Oregon Insurer SAIF Corporation today named their new CEO, ultimately ending a chapter in the sordid tale surrounding the unjust termination last year of John Plotkin. With this announcement I can boldly say that I was right. I can also say that I was wrong.
SAIF has a long history of hiring politically connected state government workers for the CEO role. The selection of Plotkin last year was an outlier, a move many speculated would not be repeated again anytime soon. I had personally forecast that the person selected was very likely going to be a “State agency attorney retread” – an Oregon attorney from another state agency. The person named today is Kerry Barnett, former state Insurance Commissioner and legal counsel and senior policy advisor to former Governor Kitzhaber.
From Oregon: Check.
Politically Connected Insider: Check, Check and Check.
However, Mr. Barnett does have private sector experience, which is something I had not specifically anticipated. He comes to the SAIF CEO position from Cambia Health Solutions, were he is currently serving as Executive Vice President, Corporate Services and Chief Legal Officer. He has not,as far as I can tell, ever run or managed a private corporation.
Still, unlike some previous CEO's at SAIF, he does know something about insurance, and likely understands health care. On these points I will give myself a “miss”.
I don't know Mr. Barnett. I know absolutely nothing about him. He might be an outstanding selection; a visionary leader that will sail SAIF to new and thrilling heights. The job is his. Only his actions over the next year and beyond will be the accurate barometer of his skill and ability, as well as how appropriate a choice he actually was.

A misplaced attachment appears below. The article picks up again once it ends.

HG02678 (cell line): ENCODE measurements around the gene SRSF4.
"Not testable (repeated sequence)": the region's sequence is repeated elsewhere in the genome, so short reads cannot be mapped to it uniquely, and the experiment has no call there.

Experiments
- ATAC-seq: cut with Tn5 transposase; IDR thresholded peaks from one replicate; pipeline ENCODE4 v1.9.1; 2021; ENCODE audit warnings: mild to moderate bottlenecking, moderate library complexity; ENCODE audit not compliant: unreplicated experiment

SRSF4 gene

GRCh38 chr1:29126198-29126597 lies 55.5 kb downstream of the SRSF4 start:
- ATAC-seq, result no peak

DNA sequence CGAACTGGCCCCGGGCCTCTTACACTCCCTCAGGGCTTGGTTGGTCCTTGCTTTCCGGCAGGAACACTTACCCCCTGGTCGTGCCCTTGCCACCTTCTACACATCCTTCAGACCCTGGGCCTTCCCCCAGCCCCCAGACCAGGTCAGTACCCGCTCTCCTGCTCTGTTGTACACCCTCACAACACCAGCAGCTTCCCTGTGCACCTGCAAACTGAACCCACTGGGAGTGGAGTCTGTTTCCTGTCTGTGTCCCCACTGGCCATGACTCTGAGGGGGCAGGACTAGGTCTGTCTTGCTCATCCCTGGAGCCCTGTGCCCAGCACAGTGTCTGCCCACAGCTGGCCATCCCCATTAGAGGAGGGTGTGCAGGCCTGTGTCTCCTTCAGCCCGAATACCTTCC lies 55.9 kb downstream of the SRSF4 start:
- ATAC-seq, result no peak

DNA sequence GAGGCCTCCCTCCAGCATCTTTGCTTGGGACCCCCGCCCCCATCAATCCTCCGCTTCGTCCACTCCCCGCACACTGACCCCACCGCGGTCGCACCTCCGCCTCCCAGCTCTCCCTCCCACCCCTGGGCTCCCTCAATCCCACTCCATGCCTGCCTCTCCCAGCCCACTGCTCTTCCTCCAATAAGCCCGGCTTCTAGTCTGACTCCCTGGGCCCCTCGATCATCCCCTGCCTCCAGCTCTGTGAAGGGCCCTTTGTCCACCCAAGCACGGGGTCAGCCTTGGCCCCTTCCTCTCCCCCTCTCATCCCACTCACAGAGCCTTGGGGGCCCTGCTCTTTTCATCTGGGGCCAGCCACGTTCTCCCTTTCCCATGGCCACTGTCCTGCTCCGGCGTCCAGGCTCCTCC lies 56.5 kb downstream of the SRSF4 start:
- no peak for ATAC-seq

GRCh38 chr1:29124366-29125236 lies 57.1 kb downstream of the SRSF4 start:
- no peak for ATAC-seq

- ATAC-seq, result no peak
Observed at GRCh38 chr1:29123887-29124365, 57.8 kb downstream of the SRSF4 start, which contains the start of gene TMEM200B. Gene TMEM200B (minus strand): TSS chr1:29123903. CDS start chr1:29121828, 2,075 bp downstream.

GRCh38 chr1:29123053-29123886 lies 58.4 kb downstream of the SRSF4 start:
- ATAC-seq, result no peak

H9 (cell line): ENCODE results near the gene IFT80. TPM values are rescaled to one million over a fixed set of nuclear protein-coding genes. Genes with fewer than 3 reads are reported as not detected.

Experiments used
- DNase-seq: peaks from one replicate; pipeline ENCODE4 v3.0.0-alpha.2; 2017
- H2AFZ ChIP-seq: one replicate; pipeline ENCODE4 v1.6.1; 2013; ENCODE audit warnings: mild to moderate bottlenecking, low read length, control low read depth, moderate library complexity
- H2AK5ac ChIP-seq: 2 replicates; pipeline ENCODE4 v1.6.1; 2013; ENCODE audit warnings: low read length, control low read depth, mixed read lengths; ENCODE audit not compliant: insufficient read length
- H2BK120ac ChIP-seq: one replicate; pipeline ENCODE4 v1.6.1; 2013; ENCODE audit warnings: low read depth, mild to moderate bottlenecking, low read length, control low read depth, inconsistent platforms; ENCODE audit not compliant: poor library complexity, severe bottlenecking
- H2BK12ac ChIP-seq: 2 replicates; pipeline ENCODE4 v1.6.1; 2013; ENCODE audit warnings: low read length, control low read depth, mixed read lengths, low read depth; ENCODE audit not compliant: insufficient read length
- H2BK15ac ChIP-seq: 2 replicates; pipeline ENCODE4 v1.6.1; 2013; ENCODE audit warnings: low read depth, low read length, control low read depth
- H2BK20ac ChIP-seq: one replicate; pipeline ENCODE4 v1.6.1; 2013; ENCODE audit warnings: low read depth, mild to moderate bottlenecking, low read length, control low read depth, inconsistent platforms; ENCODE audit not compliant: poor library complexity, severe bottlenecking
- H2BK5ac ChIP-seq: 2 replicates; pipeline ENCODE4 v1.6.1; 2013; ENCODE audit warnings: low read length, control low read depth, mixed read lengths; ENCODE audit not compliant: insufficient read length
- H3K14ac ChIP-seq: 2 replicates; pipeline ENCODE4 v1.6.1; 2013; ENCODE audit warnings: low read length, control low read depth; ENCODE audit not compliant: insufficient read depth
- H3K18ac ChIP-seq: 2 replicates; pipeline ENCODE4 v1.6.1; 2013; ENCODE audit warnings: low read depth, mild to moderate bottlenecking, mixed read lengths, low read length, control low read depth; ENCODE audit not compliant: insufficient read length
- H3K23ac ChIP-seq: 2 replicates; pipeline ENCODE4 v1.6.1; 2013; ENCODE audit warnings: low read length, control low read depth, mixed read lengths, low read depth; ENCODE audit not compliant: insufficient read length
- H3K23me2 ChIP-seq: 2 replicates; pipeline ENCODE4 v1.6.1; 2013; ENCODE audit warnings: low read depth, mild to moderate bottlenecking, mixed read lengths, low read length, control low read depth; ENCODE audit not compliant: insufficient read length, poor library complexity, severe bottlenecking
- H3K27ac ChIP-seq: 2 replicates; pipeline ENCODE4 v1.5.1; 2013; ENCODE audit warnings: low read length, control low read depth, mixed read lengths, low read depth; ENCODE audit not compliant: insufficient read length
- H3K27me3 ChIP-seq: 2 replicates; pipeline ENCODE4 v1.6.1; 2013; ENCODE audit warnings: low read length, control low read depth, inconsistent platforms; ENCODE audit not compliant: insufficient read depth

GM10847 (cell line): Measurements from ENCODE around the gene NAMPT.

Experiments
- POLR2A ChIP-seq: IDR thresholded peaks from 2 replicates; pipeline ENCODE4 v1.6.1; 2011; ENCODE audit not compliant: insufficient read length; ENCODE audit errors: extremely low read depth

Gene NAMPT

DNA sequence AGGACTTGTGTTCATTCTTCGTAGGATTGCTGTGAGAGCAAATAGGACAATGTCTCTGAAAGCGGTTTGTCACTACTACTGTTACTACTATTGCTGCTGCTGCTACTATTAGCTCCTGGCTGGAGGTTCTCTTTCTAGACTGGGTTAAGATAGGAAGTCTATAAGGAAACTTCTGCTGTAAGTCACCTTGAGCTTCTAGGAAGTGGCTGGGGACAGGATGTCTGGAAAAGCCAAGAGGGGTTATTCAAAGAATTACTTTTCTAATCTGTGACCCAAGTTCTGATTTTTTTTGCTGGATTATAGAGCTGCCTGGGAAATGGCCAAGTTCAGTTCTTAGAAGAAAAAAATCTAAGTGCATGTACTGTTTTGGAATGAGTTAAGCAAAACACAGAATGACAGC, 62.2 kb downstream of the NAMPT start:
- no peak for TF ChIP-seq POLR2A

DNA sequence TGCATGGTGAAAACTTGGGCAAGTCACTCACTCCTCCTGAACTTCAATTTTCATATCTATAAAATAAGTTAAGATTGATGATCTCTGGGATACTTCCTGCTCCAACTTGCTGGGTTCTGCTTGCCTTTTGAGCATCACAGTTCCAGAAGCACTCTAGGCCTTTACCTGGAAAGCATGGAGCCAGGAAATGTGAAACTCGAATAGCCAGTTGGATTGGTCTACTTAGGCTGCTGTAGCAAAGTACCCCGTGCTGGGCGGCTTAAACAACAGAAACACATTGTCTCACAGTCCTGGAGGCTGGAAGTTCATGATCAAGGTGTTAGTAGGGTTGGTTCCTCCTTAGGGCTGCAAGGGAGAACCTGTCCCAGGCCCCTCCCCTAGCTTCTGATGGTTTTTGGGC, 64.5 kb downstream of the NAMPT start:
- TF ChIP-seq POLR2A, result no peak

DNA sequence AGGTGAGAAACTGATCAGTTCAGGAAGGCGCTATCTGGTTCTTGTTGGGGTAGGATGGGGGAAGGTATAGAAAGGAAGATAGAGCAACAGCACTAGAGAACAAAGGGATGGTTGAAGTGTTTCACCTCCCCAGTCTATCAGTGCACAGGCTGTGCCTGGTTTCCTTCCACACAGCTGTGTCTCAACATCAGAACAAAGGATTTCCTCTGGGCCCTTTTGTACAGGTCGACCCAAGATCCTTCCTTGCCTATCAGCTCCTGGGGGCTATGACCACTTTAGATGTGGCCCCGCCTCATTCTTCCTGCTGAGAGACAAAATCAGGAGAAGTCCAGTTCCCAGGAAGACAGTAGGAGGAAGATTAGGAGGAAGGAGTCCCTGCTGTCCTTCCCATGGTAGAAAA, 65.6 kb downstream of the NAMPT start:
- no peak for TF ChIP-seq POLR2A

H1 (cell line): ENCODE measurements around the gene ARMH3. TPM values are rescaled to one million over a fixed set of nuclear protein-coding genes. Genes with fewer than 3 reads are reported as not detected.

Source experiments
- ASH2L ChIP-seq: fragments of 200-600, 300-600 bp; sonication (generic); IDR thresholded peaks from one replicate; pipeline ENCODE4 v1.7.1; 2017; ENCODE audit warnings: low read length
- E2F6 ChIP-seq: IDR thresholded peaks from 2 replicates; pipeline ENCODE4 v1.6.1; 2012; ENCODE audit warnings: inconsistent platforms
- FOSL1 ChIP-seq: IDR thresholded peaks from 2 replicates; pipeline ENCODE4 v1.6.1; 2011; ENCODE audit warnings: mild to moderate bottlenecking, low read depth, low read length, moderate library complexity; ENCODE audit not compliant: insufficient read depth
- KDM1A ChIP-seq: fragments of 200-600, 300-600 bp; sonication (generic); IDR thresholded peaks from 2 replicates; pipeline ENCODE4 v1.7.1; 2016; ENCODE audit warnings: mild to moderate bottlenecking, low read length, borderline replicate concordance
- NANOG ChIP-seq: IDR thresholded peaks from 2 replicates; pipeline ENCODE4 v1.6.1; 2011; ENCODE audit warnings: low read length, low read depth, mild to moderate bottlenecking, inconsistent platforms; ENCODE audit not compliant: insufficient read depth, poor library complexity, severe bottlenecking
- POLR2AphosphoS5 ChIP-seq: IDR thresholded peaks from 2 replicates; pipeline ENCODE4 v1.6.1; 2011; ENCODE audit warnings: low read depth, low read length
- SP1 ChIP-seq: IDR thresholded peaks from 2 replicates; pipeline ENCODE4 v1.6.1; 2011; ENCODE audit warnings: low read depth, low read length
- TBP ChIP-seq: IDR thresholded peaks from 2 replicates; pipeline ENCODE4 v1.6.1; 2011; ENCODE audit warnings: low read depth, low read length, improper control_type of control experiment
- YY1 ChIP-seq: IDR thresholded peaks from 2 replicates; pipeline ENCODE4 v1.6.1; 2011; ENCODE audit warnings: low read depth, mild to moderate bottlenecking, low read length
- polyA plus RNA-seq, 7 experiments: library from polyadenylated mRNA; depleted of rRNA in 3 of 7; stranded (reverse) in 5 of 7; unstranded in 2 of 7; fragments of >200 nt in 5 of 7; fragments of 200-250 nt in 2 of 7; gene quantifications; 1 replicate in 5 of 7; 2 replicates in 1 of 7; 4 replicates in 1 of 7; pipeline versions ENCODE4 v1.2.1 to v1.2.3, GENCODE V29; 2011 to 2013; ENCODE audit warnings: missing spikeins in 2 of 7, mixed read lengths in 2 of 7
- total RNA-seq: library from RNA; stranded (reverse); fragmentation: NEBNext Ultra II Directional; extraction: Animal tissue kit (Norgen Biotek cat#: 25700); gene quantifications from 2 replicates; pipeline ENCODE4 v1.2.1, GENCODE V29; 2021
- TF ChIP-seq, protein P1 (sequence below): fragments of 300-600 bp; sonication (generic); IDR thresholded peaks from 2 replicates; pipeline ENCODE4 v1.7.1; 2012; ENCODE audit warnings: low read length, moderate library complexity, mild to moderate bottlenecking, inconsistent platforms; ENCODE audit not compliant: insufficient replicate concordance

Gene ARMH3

But he faces an overwhelming history of middling and mediocre outcome running against his incoming tide. The employees are hoping for more than a run of the mill retread. He will want to hit the ground running in a most dynamic fashion.
So, for the present situation I was mostly right; politically connected attorney formerly with the state. It will be a big psychological hurdle to overcome for many in the company, who may be asking themselves “Why can't we look outward for fresh ideas and innovative directions? Why do we continually duck back into the security of the familiar, especially when it hasn't performed as expected in the past?” As for the future I will issue no prognostications, as it would be unfair to judge this newcomer who is unknown in this position. He might be a highly skilled and successful CEO. To that end it may not matter that I was right.
After all, he has the ability over time to prove me completely and unquestionably wrong. Let's hope he does.
For a list of Bob’s other SAIF/Plotkin articles (as well as a couple old AASCIF articles that get picked up in the search), Click here.